Disabilities are restrictive and limiting. Entire elements of events can be missed depending on the impairment that is reality. In Ambrose Bierce’s Chicamagua, a little boy’s entire life is completely altered and he has no clue that any of it is going on until he stumbles upon his mother. Bierce does a fantastic job of portraying the boy as just a normal child, out playing by the river and interacting with animals.

When the boy sees the men, he hurries to the front of their weak and struggling pack to be their strong leader. Because of his age, he is naïve to the true nature of what is happening. Bierce managed to avoid identifying any impairment until the very end. The entire time, the child seems to be nothing more than a little boy who is enjoying “playing war” and leading his men. He laughs at them struggling along and compares their faces, covered in blood, to the clowns that he saw at the circus. He is missing a large part of the context that is going on. Perhaps his cluelessness would’ve been lessened if he had been able to hear the events that had occurred during his nap, but due to his deafness, there was no opportunity for this supplemental information.

The acknowledgement of his disability brought to light the reality of the situation. If he had the ability to hear, he would have heard the gunshots that had occurred right by him and, because he is a little boy, gone home to his mother. This might have led to him communicating to her what was occurring nearby and led to a decision to leave the area for safety purposes. Unfortunately, the reality of the war was unbeknownst to the boy, and thus he had no idea that there were any guns being fired. The discovery of his mother was completely unexpected – he was wandering toward the fire excitedly because it fascinated him. It seemed throughout the story that his major impairment was simply that he was a child and unaware of the harsh realities of the war, but the reveal of his physical impairment brought to light the true reason behind his naïve nature.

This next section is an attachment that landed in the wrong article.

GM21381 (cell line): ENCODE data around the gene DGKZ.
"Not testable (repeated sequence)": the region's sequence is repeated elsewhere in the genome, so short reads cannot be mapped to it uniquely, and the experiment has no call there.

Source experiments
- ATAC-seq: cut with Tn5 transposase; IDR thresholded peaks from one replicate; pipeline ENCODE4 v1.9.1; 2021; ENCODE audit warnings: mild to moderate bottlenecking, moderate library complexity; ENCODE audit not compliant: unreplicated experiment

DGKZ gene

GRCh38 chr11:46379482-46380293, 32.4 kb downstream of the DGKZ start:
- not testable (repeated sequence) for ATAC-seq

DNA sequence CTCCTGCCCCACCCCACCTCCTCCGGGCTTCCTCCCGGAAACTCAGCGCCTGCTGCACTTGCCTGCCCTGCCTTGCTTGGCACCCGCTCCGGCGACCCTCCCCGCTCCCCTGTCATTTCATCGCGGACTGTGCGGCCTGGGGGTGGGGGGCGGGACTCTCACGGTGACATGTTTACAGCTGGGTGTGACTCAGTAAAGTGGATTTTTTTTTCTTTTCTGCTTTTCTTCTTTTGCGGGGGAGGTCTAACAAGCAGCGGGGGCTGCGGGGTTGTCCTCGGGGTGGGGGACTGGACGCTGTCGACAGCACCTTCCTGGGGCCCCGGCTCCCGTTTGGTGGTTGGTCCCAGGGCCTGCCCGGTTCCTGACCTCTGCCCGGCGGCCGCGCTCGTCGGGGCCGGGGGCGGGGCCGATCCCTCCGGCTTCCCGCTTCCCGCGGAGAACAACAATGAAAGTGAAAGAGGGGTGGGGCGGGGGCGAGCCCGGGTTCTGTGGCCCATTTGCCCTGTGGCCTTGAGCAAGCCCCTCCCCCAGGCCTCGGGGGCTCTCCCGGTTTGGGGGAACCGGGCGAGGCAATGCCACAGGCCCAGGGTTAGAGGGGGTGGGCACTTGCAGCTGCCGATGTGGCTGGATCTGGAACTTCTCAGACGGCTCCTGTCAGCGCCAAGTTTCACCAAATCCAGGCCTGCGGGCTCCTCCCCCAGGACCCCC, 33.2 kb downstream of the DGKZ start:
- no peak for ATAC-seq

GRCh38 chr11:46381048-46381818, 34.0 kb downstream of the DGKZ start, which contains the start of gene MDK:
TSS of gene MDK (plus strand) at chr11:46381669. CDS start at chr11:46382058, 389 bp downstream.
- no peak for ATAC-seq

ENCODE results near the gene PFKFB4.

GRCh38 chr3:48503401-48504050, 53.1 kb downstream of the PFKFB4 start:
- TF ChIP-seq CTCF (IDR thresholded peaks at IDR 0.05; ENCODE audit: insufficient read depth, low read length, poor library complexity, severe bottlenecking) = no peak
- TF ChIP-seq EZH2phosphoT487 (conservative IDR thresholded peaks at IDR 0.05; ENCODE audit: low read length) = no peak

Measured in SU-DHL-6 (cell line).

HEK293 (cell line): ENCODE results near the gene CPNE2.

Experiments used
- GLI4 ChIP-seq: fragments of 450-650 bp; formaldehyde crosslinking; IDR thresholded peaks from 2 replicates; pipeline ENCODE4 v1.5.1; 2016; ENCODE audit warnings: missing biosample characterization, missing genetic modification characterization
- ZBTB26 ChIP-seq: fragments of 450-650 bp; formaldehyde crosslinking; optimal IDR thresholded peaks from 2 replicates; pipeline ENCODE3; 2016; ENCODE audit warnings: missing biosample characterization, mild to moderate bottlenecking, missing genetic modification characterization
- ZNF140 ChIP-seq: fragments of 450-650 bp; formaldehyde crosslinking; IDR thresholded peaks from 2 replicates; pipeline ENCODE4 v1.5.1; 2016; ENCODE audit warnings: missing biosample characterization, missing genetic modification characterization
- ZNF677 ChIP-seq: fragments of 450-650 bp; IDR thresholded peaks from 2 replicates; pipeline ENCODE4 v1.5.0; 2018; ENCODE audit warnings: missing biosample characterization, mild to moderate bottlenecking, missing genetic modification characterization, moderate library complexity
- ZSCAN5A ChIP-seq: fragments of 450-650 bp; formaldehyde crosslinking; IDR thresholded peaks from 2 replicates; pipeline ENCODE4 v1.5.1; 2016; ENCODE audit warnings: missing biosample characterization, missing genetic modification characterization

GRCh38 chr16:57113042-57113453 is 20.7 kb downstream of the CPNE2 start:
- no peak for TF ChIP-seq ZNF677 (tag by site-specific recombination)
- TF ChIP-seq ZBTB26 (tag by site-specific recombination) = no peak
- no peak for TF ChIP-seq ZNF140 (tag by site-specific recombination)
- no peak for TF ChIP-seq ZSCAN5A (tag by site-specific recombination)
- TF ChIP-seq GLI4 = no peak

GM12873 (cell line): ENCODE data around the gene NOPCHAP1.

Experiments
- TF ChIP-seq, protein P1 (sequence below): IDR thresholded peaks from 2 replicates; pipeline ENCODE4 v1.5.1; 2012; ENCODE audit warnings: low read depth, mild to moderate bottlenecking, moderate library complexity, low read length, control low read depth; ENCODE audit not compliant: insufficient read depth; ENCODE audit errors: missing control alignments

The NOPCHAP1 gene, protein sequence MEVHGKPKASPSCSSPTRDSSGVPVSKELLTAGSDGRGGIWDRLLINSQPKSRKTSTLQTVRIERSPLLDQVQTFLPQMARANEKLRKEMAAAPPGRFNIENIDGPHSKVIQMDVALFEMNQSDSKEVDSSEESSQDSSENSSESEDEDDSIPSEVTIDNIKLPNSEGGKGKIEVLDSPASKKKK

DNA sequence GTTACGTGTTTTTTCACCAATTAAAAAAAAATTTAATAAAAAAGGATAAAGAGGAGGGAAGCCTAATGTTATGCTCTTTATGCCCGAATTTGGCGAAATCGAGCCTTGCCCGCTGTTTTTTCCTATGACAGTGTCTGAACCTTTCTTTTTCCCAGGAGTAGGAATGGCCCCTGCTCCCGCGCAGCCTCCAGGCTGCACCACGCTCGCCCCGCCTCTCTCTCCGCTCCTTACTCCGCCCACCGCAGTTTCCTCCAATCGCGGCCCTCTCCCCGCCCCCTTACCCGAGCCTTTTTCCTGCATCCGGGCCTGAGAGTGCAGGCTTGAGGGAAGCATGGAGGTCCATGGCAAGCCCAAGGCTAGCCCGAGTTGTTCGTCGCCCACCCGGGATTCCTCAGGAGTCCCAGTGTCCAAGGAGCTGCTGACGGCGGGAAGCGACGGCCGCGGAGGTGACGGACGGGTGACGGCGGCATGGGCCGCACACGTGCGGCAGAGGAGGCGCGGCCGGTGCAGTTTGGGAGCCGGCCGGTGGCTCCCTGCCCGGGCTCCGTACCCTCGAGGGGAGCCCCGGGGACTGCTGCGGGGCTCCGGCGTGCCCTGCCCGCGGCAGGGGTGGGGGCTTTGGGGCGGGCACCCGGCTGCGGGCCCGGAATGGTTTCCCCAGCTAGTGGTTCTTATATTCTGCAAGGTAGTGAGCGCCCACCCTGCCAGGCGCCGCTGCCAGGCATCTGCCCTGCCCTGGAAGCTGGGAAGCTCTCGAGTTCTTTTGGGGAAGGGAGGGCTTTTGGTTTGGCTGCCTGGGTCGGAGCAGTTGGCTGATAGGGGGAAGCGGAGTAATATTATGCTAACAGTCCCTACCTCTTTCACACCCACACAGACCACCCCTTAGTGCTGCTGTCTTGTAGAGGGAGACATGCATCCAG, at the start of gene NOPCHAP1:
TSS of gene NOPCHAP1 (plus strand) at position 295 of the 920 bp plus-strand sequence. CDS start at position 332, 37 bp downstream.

The outcome of his mother’s story causes me to wonder if he was in fact able to hear, if she might have survived. With that being considered, did his deafness and his disability evidently have the ultimate negative impact on those who loved him?

Born This Way

Lady Gaga, a pop artist who became popular in the 2000s, is a huge advocate for the LGBTQ community and shows this in many of her songs. One of her most prominent songs that is in support of people who identify as an LGBTQ is Born This Way, which was published in 2011. Despite belief that much more notable and significant progress was made in more recent years, 2011 was in fact a huge year for the Gay Rights Movement. Gays, lesbians and bisexuals were permitted to serve openly in the military and states such as New York decided to allow same-sex marriage. While these are smaller stepping stones in comparison to the Supreme Court decision of June 26, 2015 that legalized same-sex marriage in all 50 states, it was the smaller victories and continued advocacy by cultural icons such as Lady Gaga that kept the issue at the forefront of the political agenda.